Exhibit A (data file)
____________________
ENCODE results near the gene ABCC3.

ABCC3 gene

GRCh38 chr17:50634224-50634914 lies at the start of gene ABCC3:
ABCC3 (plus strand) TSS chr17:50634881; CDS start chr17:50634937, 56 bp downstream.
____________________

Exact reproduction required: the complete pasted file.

ENCODE results near the gene ABCC3.

ABCC3 gene

GRCh38 chr17:50634224-50634914 lies at the start of gene ABCC3:
ABCC3 (plus strand) TSS chr17:50634881; CDS start chr17:50634937, 56 bp downstream.